Jeb Bush has found it difficult to translate his accomplishments as Florida governor into success on the presidential campaign trail. Now he’s hoping his old emails will help do it for him.
His new book, Reply All, released Monday, covers Bush’s eight years in Tallahassee through the electronic correspondence the Republican governor exchanged with staff, friends and constituents over matters large (the death penalty) and small (the short-lived proposal for a state commissioner of barbecue).
Bush’s campaign hopes the book, planned nearly a year ago, will show off the workaholic politician they remember, the one who freely gave out his email address, email@example.com (he still does), and then hop on his laptop — and later his BlackBerry — at all hours to respond, revealing his dedication, emotions and sense of humor.
“I was about to fall in love for the second time in my life,” Bush writes in the book referring to the BlackBerry, which he learned about around Sept. 1, 2001. He would eventually include the device in his official gubernatorial portrait.
Bush was ahead of his time in terms of technology, pushing the state from the get-go to put services and documents online and taking the unusual step of responding directly to about a third of the 300 or so emails he received daily, by his estimation. That contrasts sharply with Democrat Hillary Clinton, who in one memorable email as U.S. secretary of state asked for assistance with working a fax machine.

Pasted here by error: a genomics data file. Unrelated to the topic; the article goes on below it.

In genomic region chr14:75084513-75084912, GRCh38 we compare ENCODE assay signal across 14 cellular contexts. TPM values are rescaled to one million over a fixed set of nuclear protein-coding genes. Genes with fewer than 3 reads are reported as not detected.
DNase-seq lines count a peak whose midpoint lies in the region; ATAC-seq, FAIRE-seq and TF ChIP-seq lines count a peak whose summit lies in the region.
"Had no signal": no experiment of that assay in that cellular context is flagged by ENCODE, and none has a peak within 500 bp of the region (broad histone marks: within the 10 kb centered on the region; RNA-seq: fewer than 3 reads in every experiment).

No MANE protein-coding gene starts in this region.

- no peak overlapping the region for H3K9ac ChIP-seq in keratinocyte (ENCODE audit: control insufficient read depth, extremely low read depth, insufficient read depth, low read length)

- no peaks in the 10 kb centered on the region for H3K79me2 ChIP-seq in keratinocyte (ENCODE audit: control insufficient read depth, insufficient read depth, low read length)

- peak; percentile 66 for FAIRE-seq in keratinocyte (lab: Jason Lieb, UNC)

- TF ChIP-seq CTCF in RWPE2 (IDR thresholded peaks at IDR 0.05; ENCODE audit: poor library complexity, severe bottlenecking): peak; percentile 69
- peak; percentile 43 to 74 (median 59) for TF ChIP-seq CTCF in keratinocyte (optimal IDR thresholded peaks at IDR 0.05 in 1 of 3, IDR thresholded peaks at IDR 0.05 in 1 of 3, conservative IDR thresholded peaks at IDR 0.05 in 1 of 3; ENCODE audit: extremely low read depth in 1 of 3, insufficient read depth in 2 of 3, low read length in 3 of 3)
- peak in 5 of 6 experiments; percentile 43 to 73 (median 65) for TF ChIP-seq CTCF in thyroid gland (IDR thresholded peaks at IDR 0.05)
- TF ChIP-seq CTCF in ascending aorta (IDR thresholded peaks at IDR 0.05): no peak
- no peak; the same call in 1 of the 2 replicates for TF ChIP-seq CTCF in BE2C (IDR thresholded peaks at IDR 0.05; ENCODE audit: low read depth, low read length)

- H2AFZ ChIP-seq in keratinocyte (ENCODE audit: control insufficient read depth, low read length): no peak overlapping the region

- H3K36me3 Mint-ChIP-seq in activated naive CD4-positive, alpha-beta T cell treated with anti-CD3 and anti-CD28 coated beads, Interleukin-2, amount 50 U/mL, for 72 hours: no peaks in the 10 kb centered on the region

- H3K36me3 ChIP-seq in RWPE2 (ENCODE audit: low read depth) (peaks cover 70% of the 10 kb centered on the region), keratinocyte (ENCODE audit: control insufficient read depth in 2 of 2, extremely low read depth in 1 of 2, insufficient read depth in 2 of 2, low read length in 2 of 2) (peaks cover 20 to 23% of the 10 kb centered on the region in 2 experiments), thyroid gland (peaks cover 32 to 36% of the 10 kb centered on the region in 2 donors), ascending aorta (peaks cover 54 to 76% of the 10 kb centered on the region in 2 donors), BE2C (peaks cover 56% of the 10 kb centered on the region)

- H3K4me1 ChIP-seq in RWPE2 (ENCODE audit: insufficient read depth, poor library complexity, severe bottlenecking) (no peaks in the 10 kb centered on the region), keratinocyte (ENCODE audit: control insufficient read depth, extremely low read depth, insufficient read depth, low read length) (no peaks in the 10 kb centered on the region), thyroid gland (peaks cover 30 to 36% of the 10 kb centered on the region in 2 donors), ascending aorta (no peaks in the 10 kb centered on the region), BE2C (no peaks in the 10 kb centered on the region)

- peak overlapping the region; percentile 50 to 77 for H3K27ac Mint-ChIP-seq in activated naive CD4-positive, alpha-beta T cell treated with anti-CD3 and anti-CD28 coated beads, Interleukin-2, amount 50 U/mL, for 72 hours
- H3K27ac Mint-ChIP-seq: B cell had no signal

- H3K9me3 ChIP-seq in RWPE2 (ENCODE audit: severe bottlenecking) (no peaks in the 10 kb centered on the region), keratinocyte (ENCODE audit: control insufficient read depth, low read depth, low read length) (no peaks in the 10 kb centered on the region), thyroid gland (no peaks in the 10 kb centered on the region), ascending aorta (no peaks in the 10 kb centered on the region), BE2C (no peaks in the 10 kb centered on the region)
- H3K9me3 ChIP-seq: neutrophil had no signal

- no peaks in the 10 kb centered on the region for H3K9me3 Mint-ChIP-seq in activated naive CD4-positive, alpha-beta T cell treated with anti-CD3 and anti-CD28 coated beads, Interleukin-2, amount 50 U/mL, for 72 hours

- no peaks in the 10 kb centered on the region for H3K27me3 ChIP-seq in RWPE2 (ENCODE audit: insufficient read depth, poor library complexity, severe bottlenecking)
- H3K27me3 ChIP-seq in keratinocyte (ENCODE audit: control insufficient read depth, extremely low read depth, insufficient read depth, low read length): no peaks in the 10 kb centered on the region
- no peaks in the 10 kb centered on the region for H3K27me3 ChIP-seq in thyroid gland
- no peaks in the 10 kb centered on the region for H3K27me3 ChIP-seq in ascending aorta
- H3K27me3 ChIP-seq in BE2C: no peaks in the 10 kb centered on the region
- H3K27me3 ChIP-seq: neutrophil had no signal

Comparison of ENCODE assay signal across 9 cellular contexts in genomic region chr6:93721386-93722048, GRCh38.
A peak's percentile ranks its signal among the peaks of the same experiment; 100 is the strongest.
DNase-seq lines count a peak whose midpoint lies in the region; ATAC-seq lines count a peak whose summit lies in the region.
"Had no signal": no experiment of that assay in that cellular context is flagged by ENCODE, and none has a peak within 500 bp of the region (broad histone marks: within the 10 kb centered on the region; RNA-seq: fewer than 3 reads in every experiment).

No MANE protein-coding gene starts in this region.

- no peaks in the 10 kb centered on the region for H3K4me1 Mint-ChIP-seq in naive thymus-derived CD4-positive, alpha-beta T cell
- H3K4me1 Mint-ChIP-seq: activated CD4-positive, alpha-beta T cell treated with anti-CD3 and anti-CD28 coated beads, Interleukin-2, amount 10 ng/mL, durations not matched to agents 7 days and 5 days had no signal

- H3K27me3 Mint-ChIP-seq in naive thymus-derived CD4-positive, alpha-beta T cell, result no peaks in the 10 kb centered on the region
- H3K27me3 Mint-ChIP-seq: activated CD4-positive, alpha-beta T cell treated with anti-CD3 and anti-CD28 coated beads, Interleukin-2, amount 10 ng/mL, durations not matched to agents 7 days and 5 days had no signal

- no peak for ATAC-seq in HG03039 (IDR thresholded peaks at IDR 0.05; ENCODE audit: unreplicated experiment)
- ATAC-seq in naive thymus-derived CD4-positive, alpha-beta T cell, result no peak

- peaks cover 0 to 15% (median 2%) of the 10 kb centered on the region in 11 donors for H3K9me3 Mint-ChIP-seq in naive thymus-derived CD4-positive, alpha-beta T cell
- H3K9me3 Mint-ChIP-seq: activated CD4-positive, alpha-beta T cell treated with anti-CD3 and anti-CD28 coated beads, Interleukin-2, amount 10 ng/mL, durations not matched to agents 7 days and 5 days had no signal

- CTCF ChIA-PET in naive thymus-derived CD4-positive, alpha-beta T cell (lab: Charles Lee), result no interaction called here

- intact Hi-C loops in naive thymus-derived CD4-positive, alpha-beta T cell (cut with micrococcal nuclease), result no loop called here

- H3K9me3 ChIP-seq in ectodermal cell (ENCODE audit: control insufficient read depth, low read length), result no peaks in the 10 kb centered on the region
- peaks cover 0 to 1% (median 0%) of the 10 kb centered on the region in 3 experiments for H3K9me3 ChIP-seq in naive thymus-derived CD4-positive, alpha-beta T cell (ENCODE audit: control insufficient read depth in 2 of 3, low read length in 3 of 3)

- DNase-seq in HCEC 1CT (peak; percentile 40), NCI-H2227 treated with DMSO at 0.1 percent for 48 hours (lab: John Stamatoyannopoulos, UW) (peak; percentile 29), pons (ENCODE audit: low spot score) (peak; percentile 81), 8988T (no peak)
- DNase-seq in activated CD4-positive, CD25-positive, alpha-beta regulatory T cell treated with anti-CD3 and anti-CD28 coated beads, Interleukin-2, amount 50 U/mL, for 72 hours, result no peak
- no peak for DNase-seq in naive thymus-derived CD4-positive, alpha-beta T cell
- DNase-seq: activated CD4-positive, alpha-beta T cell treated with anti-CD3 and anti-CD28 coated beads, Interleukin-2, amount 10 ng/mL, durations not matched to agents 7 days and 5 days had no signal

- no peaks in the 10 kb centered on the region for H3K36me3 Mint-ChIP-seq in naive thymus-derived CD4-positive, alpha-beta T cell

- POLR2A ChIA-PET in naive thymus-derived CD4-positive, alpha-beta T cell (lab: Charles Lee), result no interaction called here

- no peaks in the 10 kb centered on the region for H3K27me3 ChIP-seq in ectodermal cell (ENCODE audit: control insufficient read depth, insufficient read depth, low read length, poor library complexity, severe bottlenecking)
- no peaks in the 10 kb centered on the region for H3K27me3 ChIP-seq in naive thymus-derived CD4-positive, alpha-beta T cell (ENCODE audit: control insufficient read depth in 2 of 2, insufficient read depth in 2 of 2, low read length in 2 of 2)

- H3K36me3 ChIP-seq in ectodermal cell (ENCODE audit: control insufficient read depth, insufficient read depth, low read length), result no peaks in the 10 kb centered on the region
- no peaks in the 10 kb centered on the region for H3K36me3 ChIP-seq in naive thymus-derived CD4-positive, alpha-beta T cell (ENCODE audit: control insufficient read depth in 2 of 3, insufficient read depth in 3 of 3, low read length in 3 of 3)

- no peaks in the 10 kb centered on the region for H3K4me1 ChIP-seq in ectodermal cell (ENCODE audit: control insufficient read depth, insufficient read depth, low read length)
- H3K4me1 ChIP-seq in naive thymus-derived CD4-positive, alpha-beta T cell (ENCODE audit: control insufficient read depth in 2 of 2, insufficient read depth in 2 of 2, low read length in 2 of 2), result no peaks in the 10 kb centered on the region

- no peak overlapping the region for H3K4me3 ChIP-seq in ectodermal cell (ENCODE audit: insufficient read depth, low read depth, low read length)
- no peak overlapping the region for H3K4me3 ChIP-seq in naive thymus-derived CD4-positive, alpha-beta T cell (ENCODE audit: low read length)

“I was digital before digital was cool. Now it’s commonplace,” Bush said when he announced the e-book in December. (It’s also available in print.)
That was before Bush was even a candidate — and long before his campaign started to sputter.
What was innovative during Bush’s time as governor seems nostalgic now. And that’s precisely where Bush, 62, has struggled as a presidential candidate: turning his executive state experience into a compelling presidential sales pitch.
His job has been made harder by his hometown rival, Florida Sen. Marco Rubio, who at 44 casts himself as the candidate of tomorrow — and who bested Bush at a GOP primary debate last week.
None of that tension made it into Bush’s book, however. Rubio comes up three times — including in what Bush called a “random note to a couple of staffers” on Oct. 3, 2005: “I need to get a sword for marco.”
I need to get a sword for marco.
Jeb Bush email to staff, Oct. 3, 2005
Rubio had been designated incoming speaker of the Florida House of Representatives, and Bush had presented him with a sword to “unleash a mythical power for conservative causes.” The sword belonged to Bush, and the gift was ceremonial — but the governor later wanted one to actually give to Rubio. Rubio confessed earlier this year that the sword was now “somewhere” in his West Miami home.
In another exchange, Bush writes to Rubio’s legislative email address on Aug. 25, 2006 — only to get the kind of automated response that Bush purposely avoided: “As you can imagine, my district office receives significant amounts of emails on a daily basis, due to the high volume and because I personally respond to as many emails as possible, your response may take a minimum of one week.”
Bush replies to Rubio with faux indignation: “Auto response!!!!!!!!!!!!!!!!!!!!!!!!!!”